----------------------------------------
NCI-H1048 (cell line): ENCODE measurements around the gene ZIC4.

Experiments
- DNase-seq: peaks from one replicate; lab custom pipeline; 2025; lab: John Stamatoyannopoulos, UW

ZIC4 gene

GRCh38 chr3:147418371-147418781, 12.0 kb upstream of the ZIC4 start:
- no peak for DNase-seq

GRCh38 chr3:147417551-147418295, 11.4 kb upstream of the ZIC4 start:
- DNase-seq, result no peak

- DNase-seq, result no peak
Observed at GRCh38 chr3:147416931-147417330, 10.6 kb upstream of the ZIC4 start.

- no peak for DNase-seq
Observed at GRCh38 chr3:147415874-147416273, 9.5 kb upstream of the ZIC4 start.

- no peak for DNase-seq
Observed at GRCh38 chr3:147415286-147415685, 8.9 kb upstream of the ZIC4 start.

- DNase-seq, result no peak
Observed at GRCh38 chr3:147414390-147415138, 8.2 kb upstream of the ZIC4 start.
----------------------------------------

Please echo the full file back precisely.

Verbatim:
NCI-H1048 (cell line): ENCODE measurements around the gene ZIC4.

Experiments
- DNase-seq: peaks from one replicate; lab custom pipeline; 2025; lab: John Stamatoyannopoulos, UW

ZIC4 gene

GRCh38 chr3:147418371-147418781, 12.0 kb upstream of the ZIC4 start:
- no peak for DNase-seq

GRCh38 chr3:147417551-147418295, 11.4 kb upstream of the ZIC4 start:
- DNase-seq, result no peak

- DNase-seq, result no peak
Observed at GRCh38 chr3:147416931-147417330, 10.6 kb upstream of the ZIC4 start.

- no peak for DNase-seq
Observed at GRCh38 chr3:147415874-147416273, 9.5 kb upstream of the ZIC4 start.

- no peak for DNase-seq
Observed at GRCh38 chr3:147415286-147415685, 8.9 kb upstream of the ZIC4 start.

- DNase-seq, result no peak
Observed at GRCh38 chr3:147414390-147415138, 8.2 kb upstream of the ZIC4 start.